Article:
Shisandra is a plant most familiar to those who use Chinese herbs. In traditional Chinese medicine, schisandra is used for many common problems, including physical fatigue. Schisandra is used for improving immune function, recovery after surgery, increasing physical performance and endurance, and for increasing resistance to disease and stress. Schisandra is also possibly effective for improving concentration. It is thought that the variety of lignans found in the fruit are the active constituents in schisandra.
Maca, or Peruvian Ginseng, may be one of the most important plants having a diverse effect on the female reproductive system. Traditionally, it has been used for chronic fatigue syndrome, enhancing energy, stamina and overall energy. In the female reproductive system, its use for enhancing fertility, regulating the menstrual cycle, treating common menopause symptoms and to increase libido has been familiar to the traditional peoples of Peru and elsewhere for many a generation. Studies soon to be published, will be able to document some of its specific effects for menopausal women.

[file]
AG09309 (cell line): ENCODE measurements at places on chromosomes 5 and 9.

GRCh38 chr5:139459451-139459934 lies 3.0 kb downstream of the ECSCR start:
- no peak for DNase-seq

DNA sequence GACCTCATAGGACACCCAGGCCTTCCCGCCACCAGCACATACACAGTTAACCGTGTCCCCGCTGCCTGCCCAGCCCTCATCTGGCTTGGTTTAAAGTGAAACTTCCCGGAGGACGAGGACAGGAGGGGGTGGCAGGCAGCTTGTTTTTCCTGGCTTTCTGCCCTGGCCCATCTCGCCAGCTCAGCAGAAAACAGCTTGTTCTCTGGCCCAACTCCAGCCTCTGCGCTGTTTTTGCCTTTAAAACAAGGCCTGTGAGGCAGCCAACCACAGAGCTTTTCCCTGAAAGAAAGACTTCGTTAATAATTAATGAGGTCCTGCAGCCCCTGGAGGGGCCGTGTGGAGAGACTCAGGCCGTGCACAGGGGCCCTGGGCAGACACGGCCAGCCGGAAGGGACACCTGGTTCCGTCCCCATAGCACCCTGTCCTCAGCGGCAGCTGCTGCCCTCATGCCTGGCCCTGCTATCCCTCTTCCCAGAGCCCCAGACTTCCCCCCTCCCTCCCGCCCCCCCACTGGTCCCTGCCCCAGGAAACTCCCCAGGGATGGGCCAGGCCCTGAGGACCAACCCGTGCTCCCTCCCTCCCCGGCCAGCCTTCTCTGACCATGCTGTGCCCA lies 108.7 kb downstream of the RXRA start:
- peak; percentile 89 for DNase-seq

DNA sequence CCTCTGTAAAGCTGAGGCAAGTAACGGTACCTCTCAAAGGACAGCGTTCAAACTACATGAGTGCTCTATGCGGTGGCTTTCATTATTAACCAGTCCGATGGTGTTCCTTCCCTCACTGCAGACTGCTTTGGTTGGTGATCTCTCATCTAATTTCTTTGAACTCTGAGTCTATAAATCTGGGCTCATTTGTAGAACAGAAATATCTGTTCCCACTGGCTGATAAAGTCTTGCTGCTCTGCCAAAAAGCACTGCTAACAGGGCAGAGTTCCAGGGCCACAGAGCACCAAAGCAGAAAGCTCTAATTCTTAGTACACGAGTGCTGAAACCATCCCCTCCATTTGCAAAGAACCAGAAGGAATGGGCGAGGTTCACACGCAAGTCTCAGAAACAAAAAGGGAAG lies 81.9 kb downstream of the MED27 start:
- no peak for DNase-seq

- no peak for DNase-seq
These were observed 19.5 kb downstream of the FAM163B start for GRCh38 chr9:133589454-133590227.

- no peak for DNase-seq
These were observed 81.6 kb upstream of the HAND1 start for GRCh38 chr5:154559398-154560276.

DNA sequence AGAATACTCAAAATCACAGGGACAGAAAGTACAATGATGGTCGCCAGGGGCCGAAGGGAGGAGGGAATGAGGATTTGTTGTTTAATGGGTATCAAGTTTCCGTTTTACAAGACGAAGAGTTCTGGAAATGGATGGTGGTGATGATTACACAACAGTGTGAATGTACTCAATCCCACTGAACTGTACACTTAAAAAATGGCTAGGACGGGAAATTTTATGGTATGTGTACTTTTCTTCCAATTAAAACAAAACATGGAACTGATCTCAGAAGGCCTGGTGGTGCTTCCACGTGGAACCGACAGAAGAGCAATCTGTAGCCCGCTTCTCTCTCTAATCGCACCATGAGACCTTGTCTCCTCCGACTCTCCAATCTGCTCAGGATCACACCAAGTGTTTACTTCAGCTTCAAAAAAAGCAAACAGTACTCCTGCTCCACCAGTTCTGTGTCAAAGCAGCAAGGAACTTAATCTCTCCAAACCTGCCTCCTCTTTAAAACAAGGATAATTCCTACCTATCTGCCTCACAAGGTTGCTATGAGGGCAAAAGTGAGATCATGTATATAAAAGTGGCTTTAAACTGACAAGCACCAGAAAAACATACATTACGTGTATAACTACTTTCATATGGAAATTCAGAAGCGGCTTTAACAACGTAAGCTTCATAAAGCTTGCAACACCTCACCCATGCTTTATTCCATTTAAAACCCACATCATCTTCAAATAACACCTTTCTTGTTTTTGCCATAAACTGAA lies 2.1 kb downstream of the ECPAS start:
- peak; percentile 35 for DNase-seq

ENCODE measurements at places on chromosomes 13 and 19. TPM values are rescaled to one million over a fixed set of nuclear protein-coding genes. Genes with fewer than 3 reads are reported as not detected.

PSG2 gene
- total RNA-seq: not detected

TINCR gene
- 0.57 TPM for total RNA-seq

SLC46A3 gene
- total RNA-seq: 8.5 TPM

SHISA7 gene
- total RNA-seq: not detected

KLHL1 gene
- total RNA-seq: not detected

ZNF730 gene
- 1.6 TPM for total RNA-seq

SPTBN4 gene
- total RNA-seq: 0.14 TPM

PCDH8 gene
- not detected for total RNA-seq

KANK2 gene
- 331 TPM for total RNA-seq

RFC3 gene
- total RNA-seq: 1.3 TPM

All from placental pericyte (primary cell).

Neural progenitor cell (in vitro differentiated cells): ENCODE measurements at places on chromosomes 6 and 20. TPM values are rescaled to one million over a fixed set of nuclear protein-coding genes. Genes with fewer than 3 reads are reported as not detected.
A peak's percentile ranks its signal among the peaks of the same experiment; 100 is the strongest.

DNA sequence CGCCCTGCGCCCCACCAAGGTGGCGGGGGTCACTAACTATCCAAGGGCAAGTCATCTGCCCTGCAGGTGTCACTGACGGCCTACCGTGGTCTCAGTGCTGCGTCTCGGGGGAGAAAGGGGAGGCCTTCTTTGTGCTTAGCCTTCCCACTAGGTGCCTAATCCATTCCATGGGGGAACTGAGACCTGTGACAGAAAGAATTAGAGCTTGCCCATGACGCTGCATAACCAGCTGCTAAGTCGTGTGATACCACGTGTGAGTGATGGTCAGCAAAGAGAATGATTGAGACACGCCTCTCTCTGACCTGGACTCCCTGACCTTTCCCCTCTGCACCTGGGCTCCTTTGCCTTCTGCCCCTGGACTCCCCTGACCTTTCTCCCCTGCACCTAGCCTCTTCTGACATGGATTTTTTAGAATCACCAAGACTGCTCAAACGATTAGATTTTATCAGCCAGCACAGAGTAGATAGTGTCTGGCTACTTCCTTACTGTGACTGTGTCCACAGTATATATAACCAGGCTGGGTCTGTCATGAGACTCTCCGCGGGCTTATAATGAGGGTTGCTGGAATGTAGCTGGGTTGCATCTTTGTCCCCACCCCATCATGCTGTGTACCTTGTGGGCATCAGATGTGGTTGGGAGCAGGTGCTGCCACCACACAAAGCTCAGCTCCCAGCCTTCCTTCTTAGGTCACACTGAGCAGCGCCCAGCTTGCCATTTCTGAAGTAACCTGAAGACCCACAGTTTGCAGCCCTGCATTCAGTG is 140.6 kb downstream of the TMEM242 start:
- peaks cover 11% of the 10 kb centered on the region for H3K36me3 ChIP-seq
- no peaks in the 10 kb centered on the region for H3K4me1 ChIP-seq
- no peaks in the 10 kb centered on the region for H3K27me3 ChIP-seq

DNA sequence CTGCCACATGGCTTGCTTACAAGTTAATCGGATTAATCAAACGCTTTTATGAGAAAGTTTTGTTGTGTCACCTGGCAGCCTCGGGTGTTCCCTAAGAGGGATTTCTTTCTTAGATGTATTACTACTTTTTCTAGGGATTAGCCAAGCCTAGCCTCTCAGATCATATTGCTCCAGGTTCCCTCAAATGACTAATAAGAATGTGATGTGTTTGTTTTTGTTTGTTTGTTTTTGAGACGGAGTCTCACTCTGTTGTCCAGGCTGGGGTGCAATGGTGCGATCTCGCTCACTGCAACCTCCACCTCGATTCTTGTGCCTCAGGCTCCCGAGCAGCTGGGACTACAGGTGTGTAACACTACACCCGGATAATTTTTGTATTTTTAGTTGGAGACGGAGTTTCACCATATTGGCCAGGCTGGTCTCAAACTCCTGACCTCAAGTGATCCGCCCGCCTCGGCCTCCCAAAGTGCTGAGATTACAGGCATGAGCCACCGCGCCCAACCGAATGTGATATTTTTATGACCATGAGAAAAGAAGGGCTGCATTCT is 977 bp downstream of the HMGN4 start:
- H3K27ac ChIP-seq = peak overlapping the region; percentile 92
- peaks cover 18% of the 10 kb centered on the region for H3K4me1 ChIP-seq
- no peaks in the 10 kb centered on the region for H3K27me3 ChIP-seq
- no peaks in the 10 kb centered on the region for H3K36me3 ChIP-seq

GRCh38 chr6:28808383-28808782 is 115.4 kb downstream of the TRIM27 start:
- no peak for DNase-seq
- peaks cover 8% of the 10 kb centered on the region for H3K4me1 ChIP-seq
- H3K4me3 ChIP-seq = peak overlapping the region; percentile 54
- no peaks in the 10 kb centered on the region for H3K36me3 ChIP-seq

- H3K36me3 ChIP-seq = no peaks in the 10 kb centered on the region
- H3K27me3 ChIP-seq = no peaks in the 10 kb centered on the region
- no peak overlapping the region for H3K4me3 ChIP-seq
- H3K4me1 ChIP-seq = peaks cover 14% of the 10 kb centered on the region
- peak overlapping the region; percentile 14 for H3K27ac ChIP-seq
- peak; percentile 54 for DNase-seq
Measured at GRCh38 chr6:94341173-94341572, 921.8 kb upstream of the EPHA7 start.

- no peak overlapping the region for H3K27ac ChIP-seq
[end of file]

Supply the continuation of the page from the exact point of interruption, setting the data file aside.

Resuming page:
Key Clinical Indications: Diagnosed adrenal fatigue. Fatigue, low vitality, poor mental and physical performance, low stamina, fibromyalgia.
Naturopathic Principles: Eat a whole foods diet rich in whole grains, fruits, vegetables, legumes, good fats and proteins. Individuals with adrenal fatigue may have food sensitivities and food allergies, requiring a special diet. Others may need more protein in their diet. Individuals with fatigue may have insomnia, anemia, hypothyroid, diabetes, depression, fibromyalgia, an autoimmune disease or even a cancer. A diagnosis and a comprehensive approach is warranted when dealing with fatigue. Avoid alcohol, nicotine, environmental toxins. Practice stress management.